Researchers have recently uncovered evidence of a 4,000-year-old construction site in northeastern Brazil. Stretching over an area the size of Britain is a cluster of 200 million mounds, some as high as 10 feet tall, that were painstakingly raised over the centuries by generations of extremely ambitious builders—termites.
The mounds are the work of a single species: Syntermes dirus, one of the largest termites in the world. The cone-shaped piles, each spaced about 60 feet apart, are what’s left behind when the insects burrow tunnels in the soil beneath the dry tropical forest. Some of the mounds are still in use. Radioactive dating found that the oldest piles were 3,820 years old, according to a new paper in Current Biology.
That’s about as old as the Great Pyramids at Giza, though the pyramids weren’t quite as ambitious: The mounds represent 2.4 cubic miles of unearthed dirt, a volume that would fill roughly 4,000 Great Pyramids. Like the Egyptian landmarks, they can also be seen from space.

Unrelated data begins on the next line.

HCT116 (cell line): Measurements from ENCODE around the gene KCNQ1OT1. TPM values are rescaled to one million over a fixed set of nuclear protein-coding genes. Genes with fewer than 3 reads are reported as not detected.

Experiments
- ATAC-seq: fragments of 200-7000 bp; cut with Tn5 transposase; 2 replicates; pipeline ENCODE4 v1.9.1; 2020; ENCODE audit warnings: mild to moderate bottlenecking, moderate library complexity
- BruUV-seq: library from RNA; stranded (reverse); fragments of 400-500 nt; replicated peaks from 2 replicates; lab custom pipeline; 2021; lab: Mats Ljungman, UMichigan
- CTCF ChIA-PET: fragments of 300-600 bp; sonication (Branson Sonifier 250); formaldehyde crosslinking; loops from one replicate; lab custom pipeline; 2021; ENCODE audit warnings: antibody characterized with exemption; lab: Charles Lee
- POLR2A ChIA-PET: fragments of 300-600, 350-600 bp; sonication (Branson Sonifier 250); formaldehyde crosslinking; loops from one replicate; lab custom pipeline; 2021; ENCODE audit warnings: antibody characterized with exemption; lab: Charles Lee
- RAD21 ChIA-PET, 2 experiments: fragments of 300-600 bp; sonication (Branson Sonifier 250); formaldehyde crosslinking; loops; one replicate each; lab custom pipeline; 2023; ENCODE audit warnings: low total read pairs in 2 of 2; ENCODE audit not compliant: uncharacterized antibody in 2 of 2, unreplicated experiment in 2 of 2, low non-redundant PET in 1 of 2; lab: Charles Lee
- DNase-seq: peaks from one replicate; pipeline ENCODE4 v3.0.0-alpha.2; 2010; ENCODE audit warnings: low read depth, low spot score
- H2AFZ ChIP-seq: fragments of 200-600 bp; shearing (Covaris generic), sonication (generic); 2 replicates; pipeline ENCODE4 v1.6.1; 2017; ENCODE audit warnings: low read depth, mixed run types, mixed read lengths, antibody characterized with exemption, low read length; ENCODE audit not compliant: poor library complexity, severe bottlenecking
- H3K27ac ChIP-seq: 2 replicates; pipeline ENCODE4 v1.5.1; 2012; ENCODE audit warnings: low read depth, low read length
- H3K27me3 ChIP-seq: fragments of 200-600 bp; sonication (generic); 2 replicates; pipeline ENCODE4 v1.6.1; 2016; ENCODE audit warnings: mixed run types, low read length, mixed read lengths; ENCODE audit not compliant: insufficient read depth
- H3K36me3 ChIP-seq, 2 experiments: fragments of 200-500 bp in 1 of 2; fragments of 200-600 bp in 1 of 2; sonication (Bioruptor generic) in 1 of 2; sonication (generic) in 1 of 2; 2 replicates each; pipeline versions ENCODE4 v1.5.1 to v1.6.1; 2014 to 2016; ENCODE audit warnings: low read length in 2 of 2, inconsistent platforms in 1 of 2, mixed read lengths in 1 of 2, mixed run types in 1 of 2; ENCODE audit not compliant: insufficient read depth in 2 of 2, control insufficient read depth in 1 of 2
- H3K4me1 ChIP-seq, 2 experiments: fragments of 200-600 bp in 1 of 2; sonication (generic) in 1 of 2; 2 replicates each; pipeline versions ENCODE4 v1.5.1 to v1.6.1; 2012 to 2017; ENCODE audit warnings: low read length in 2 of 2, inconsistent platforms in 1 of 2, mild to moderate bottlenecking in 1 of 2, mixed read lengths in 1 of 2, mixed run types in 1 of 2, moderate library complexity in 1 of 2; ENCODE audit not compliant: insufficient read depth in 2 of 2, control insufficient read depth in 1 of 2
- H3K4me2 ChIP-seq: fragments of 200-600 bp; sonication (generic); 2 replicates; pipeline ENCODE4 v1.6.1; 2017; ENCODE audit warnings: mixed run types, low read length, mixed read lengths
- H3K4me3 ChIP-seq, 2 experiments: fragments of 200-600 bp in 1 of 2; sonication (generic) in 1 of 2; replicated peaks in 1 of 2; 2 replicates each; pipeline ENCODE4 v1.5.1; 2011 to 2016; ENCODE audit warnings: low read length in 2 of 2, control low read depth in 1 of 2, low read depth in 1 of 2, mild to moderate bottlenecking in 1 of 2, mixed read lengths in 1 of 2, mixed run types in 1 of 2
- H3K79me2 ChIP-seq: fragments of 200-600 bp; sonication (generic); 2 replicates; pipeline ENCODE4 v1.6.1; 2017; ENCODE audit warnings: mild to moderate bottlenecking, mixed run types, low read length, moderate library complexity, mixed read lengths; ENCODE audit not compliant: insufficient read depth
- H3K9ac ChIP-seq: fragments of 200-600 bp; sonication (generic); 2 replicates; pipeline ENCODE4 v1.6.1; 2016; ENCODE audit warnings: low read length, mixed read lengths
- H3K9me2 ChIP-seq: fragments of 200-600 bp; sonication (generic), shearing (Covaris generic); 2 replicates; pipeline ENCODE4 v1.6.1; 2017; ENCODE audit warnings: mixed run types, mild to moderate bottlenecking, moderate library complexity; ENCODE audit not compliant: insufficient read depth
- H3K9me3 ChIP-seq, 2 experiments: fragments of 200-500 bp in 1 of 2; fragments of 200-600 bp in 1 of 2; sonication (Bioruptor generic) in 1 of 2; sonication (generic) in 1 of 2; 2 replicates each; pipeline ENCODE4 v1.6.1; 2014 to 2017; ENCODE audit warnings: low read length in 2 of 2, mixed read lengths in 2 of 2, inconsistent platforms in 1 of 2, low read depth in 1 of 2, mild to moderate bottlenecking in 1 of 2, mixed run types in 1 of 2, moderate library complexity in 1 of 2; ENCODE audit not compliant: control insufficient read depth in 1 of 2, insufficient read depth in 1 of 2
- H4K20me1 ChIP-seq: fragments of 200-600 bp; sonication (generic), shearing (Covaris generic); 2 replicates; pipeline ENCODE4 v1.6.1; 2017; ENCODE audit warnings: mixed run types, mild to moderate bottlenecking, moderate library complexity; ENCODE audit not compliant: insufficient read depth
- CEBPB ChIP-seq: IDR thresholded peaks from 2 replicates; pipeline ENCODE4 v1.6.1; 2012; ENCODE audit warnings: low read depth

The mounds are the result of a highly efficient food-distribution system. The termites feed on the dead leaves of the dry, thorny caatinga forests unique to the region. The leaves fall once a year, prompting a termite feeding frenzy. The tunnels allow the insects to cover a greater expanse of forest floor.
“Just think if all the supermarkets were open for only one day in the year, those people that can move rapidly along vast distances will get most food and a better chance to survive,” entomologist and lead author Stephen Martin told Gizmodo.
It’s a fascinating find, though the reasons for its discovery are distressing. This UK-sized area used to be covered by trees, which were recently cleared for pasture.